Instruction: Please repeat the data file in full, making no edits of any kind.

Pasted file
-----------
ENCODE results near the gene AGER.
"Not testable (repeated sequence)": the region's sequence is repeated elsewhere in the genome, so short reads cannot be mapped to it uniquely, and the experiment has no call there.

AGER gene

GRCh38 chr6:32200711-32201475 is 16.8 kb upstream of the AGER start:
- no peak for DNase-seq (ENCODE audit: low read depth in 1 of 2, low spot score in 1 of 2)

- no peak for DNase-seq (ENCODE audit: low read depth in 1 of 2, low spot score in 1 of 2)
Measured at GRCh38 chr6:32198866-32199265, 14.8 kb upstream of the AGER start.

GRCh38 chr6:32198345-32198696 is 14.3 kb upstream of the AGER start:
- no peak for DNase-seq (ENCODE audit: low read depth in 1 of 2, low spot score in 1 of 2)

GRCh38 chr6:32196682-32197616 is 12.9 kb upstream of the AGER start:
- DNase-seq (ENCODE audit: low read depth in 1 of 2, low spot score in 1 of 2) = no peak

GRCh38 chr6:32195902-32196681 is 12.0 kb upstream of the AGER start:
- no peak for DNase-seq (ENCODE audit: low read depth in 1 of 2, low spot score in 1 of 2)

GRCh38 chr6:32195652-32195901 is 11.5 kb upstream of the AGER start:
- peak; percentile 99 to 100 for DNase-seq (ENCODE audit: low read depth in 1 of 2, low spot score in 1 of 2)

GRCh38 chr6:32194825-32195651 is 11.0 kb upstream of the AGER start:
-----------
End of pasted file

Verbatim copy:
ENCODE results near the gene AGER.
"Not testable (repeated sequence)": the region's sequence is repeated elsewhere in the genome, so short reads cannot be mapped to it uniquely, and the experiment has no call there.

AGER gene

GRCh38 chr6:32200711-32201475 is 16.8 kb upstream of the AGER start:
- no peak for DNase-seq (ENCODE audit: low read depth in 1 of 2, low spot score in 1 of 2)

- no peak for DNase-seq (ENCODE audit: low read depth in 1 of 2, low spot score in 1 of 2)
Measured at GRCh38 chr6:32198866-32199265, 14.8 kb upstream of the AGER start.

GRCh38 chr6:32198345-32198696 is 14.3 kb upstream of the AGER start:
- no peak for DNase-seq (ENCODE audit: low read depth in 1 of 2, low spot score in 1 of 2)

GRCh38 chr6:32196682-32197616 is 12.9 kb upstream of the AGER start:
- DNase-seq (ENCODE audit: low read depth in 1 of 2, low spot score in 1 of 2) = no peak

GRCh38 chr6:32195902-32196681 is 12.0 kb upstream of the AGER start:
- no peak for DNase-seq (ENCODE audit: low read depth in 1 of 2, low spot score in 1 of 2)

GRCh38 chr6:32195652-32195901 is 11.5 kb upstream of the AGER start:
- peak; percentile 99 to 100 for DNase-seq (ENCODE audit: low read depth in 1 of 2, low spot score in 1 of 2)

GRCh38 chr6:32194825-32195651 is 11.0 kb upstream of the AGER start: